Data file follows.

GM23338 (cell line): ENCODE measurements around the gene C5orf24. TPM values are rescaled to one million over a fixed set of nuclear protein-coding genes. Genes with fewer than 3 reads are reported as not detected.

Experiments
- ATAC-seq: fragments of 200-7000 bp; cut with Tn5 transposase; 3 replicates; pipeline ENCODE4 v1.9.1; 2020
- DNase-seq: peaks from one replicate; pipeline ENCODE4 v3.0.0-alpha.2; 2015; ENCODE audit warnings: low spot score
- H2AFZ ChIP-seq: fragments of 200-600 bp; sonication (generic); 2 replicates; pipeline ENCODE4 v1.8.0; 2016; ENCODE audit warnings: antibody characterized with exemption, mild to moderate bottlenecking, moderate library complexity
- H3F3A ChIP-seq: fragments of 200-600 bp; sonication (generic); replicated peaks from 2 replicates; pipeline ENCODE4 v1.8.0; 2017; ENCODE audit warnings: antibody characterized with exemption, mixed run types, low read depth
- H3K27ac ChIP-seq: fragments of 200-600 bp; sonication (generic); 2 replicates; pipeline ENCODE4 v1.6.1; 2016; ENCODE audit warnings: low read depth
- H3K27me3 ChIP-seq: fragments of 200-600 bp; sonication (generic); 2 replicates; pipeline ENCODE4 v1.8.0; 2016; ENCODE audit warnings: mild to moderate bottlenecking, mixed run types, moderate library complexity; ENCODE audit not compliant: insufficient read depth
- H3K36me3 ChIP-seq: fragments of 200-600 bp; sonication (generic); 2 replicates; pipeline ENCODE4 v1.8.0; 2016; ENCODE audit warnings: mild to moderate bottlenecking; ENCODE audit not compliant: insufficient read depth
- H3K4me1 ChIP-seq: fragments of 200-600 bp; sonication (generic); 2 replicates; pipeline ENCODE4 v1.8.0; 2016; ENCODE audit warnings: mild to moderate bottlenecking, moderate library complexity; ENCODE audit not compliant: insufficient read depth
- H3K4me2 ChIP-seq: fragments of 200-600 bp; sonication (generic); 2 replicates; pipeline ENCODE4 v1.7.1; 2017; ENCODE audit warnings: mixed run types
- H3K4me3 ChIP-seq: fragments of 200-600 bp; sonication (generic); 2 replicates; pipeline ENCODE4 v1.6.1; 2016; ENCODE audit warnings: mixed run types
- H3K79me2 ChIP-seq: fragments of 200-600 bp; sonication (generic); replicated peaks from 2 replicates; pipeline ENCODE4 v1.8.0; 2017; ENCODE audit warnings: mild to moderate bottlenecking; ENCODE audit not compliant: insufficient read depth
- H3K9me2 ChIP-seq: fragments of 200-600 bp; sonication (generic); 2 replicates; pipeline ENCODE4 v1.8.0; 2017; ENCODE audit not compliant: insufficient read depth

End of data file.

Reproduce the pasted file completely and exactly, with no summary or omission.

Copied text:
GM23338 (cell line): ENCODE measurements around the gene C5orf24. TPM values are rescaled to one million over a fixed set of nuclear protein-coding genes. Genes with fewer than 3 reads are reported as not detected.

Experiments
- ATAC-seq: fragments of 200-7000 bp; cut with Tn5 transposase; 3 replicates; pipeline ENCODE4 v1.9.1; 2020
- DNase-seq: peaks from one replicate; pipeline ENCODE4 v3.0.0-alpha.2; 2015; ENCODE audit warnings: low spot score
- H2AFZ ChIP-seq: fragments of 200-600 bp; sonication (generic); 2 replicates; pipeline ENCODE4 v1.8.0; 2016; ENCODE audit warnings: antibody characterized with exemption, mild to moderate bottlenecking, moderate library complexity
- H3F3A ChIP-seq: fragments of 200-600 bp; sonication (generic); replicated peaks from 2 replicates; pipeline ENCODE4 v1.8.0; 2017; ENCODE audit warnings: antibody characterized with exemption, mixed run types, low read depth
- H3K27ac ChIP-seq: fragments of 200-600 bp; sonication (generic); 2 replicates; pipeline ENCODE4 v1.6.1; 2016; ENCODE audit warnings: low read depth
- H3K27me3 ChIP-seq: fragments of 200-600 bp; sonication (generic); 2 replicates; pipeline ENCODE4 v1.8.0; 2016; ENCODE audit warnings: mild to moderate bottlenecking, mixed run types, moderate library complexity; ENCODE audit not compliant: insufficient read depth
- H3K36me3 ChIP-seq: fragments of 200-600 bp; sonication (generic); 2 replicates; pipeline ENCODE4 v1.8.0; 2016; ENCODE audit warnings: mild to moderate bottlenecking; ENCODE audit not compliant: insufficient read depth
- H3K4me1 ChIP-seq: fragments of 200-600 bp; sonication (generic); 2 replicates; pipeline ENCODE4 v1.8.0; 2016; ENCODE audit warnings: mild to moderate bottlenecking, moderate library complexity; ENCODE audit not compliant: insufficient read depth
- H3K4me2 ChIP-seq: fragments of 200-600 bp; sonication (generic); 2 replicates; pipeline ENCODE4 v1.7.1; 2017; ENCODE audit warnings: mixed run types
- H3K4me3 ChIP-seq: fragments of 200-600 bp; sonication (generic); 2 replicates; pipeline ENCODE4 v1.6.1; 2016; ENCODE audit warnings: mixed run types
- H3K79me2 ChIP-seq: fragments of 200-600 bp; sonication (generic); replicated peaks from 2 replicates; pipeline ENCODE4 v1.8.0; 2017; ENCODE audit warnings: mild to moderate bottlenecking; ENCODE audit not compliant: insufficient read depth
- H3K9me2 ChIP-seq: fragments of 200-600 bp; sonication (generic); 2 replicates; pipeline ENCODE4 v1.8.0; 2017; ENCODE audit not compliant: insufficient read depth